Celebration Times, Come On!

DancingAt a creativity camp in days gone by, our campers created original films. We explored shot angles, storylines, and pacing. One group wrapped their film with an animated rendering of Kool and the Gang’s song, “Celebration.” Except, instead of the original lyrics: “Celebrate good times, come on,” our gang belted out, “Celebration Times: come on!” Those words, sung with gusto, have become legend at our nonprofit, A Spacious Place.

We’ve entered Celebration Times. On the Christian calendar, Easter Sunday opens the door onto the Easter season, which culminates fifty days later on Pentecost Sunday. But whatever your faith walk, spring is surely a season of celebration: tissue-paper pinks of the redbud trees; vibrant reds and yellows of the Indian blankets; deep, serene blues and purples of the bluebonnets.

And our current world climate makes celebration times especially needful. In the words of Abraham Lincoln: “With the fearful strain that is on me day and night, if I did not laugh I should die.” The joy of the Lord is, indeed, our strength.

How we rock our Celebration Time is as individual as our souls. Below are some possibilities:

  1. Put on some dance music and let loose.
  2. Read a book just for fun (that’s right—the one you’ve been eyeing in the grocery store).
  3. Call someone you’ve not spoken to in a while. Laugh together over good memories.
  4. Create something that delights you (you knew that one was coming).
  5. Cook a feast, invite some friends, and watch Chocolat or Babette’s Feast.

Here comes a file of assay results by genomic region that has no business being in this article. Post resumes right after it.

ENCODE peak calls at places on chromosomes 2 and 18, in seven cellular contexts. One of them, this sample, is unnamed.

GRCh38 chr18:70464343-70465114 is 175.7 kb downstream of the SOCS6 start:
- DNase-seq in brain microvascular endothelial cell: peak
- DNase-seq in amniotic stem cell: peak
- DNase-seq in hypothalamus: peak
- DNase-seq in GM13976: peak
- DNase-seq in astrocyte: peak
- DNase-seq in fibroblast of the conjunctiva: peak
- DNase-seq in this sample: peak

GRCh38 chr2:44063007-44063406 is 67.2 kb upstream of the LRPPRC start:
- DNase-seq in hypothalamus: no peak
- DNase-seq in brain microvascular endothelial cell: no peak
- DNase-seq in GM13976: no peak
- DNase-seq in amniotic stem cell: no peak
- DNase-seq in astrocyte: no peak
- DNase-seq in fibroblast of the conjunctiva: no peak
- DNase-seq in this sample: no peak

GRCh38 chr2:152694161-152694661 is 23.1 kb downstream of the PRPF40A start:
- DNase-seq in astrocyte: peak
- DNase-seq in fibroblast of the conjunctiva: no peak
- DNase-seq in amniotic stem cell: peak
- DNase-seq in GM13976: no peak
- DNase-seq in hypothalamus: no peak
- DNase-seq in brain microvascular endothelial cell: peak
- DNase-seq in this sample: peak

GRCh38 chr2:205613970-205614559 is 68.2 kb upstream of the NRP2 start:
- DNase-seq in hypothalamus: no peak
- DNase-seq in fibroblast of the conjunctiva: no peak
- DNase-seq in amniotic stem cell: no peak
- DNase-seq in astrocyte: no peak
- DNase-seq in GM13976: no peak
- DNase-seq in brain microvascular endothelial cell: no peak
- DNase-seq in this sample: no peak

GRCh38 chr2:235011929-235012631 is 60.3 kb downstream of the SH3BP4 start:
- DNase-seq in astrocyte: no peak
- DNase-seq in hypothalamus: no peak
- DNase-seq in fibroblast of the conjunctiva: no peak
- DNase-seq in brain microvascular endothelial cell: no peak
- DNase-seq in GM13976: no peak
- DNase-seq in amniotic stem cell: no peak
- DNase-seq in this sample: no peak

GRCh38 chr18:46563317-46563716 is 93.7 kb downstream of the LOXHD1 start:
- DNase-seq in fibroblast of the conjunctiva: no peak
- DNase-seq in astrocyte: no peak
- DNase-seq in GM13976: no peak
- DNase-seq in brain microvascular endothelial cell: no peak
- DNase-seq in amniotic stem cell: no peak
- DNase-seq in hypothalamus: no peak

6. Dress up—even if it means wearing that new stunner to the grocery store (the produce section deserves our respect).
  7. Go on, belt it out! Studies show that singing eases depression.

So…Cut loose.



It’s Celebration Time—come on!

Hosting a Party an Introvert Can Enjoy

He arrives late—a survival skill he’s developed over the years. “Good to see you,” welcomes his host. “Introduce yourself around.”

Gazing across the partying crowd, he feels that familiar squeeze to the gut. Maybe he can just back himself out the door…

But he wades in, introducing himself to one disinterested partier after another. After several aborted attempts at party banter, he retreats to a corner, pulls out his cell phone and presses the “Angry Birds” app. Painfully aware of the laughing crowd enjoying themselves without him, he takes out a few green pigs and checks the time. Still too early to leave.

He makes an extended bathroom visit. After an hour and one minute, he murmurs thanks to his host and escapes, convinced that he is the most uninteresting man in the world.

With the holiday party season upon us, I thought I’d speak a word for us introverted invitees. I’m convinced most people throw parties because they value their guests and want them to enjoy themselves in community.  And with some planning, a host’s introverted friends can enjoy the party instead of feeling they’re doing time. A host might: